Review: She Who Became the Sun

As soon as I heard of this epic fantasy and historical tale, I knew I needed it in my life. I mean Mulan meets The Song of Achilles with a dash of The Poppy War just sounds like perfection. Luckily, the wonderful team at Mantle sent me an eARC in exchange for an honest review.


“I refuse to be nothing…”

In a famine-stricken village on a dusty yellow plain, two children are given two fates. A boy, greatness. A girl, nothingness…

In 1345, China lies under harsh Mongol rule. For the starving peasants of the Central Plains, greatness is something found only in stories. When the Zhu family’s eighth-born son, Zhu Chongba, is given a fate of greatness, everyone is mystified as to how it will come to pass. The fate of nothingness received by the family’s clever and capable second daughter, on the other hand, is only as expected.

When a bandit attack orphans the two children, though, it is Zhu Chongba who succumbs to despair and dies. Desperate to escape her own fated death, the girl uses her brother’s identity to enter a monastery as a young male novice. There, propelled by her burning desire to survive, Zhu learns she is capable of doing whatever it takes, no matter how callous, to stay hidden from her fate.

After her sanctuary is destroyed for supporting the rebellion against Mongol rule, Zhu takes the chance to claim another future altogether: her brother’s abandoned greatness. 


Publication Date: 22nd July

TW: violence, mass murder, amputation, famine, gender dysphoria, war, violence, gore, death, misgendering, ableism, homophobia, misogyny, mentions of death by torture, child murder

Goodreads | Waterstones


My Thoughts:

She Who Became the Sun is the kind of book that just stuns you with its brilliance. This is an epic tale that weaves historical and fantastical elements together and combines them with themes of identity, fate and above all else, ambition. 

I revelled in the fascinatingly complex narrative voices and how their characters developed over the course of the book. They’re morally gray people who are determined to only survive, but thrive as well as they can in a brutal landscape. I actually loved how ruthless they were in chasing their goals. They will do anything in order to be able to carve their own fate and forge their own path. For both of our protagonists, the past is a force that shapes them and their actions heavily. Their identity also informs every fibre of their being, having often been marginalised and overlooked because of the way that they are. This makes them far more complex and interesting to follow along as a reader, as you can love and loathe them within the space of a singular page. Ethically, there is no clear-cut hero and villain to an extent, instead it is a matter of perspective. It’s a messy, murky fight for survival and to control their own destinies. 

Parker-Chan drops you straight into an intriguing and epic opening that perfectly sets the tone for the tale that will unfold. It’s a brutal battle for survival against all odds, commenting on societal expectations and norms as well. Fate is there to be moulded into whatever shape the protagonist wants, but this will come at a heavy price. From there, the intrigue never stops. There’s plenty of political manouevuring, with shadowy morals and betrayals everywhere you look. Nothing is really as it seems in many places. Alliances are ever-shifting, with hidden motives behind every calculated move. The entire book feels like an immersive game of chess between two stellar players, where everything seems pre-planned and carefully manipulated. As a reader, you are privy to far more information, but you still get the sense that the protagonists are just one step ahead of you.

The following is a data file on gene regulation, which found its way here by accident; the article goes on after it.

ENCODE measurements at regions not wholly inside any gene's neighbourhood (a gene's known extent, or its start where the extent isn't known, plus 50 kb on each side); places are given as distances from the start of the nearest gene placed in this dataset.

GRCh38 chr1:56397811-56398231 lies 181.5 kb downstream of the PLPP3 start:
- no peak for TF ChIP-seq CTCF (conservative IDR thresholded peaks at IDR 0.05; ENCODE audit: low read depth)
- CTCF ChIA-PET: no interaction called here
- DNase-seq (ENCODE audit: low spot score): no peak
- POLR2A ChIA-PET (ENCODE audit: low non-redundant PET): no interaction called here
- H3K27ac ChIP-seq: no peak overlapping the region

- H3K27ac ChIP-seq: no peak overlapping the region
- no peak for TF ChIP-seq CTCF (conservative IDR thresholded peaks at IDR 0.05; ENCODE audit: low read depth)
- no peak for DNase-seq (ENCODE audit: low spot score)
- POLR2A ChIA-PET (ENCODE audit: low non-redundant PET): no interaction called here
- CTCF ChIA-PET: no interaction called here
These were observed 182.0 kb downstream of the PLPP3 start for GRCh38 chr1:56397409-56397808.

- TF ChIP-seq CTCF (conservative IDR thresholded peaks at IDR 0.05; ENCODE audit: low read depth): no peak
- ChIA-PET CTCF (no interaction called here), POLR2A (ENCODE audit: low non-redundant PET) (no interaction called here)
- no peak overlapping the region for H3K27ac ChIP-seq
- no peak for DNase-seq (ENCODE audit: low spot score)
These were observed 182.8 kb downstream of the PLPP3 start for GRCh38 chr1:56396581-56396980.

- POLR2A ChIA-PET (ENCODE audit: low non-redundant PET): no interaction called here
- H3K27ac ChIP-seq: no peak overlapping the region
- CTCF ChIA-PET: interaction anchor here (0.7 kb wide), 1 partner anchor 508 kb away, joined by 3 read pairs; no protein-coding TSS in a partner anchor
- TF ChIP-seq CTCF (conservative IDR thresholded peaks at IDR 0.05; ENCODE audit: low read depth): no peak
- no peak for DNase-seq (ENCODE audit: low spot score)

I cannot finish this review without mentioning the exquisite writing. Parker-Chan has such a sense of style and punch to their narratives. It is just amazing to see how descriptive, realistic and enticing every page is. This whole world is richly sketched out, with plenty of moments to flesh out the historical and political landscape our characters are inhabiting. There’s a sense of weight behind every word, a delicate preciseness that cuts like a knife. For me, time felt meaningless outside of these pages. This is a grand tale that encompasses your entire imagination, but at the same time, the pages just fly by. It is so riveting that I read the vast majority in just one sitting. 

She Who Became the Sun is a bombastic tale with fascinatingly complex characters and a real edge of ruthlessness underpinning every page. It asks what depths the protagonists will go to in order to escape the path they were given and forge their own fate instead.

8 thoughts on “Review: She Who Became the Sun

  1. Louise says:

    What an amazing review. This book sounds amazing, there is no other way to describe it based on all the reviews I’ve read. I’ve had this approved on my Netgalley shelf for quite a long time and I have been waiting until release month to read it. I am so excited that is finally here and ill be reading this in the next couple of weeks!

    Liked by 1 person

  2. Hundreds&Thousands says:

    THIS WAS ONE OF MY MOST ANTICIPATED READS OF THE YEAR! It was so worth it and was the queer historical rec that I didn’t know I NEEDED. I’m very enthusiastic (don’t know if you could tell haha). I agree with everything you said! There were so many brilliant parts I could mention, here’s my review if you’re interested in 🙂 https://hundredsandthousandsofbooks.blog/2021/10/16/5-star-book-review-she-who-became-the-sun/

    Liked by 1 person

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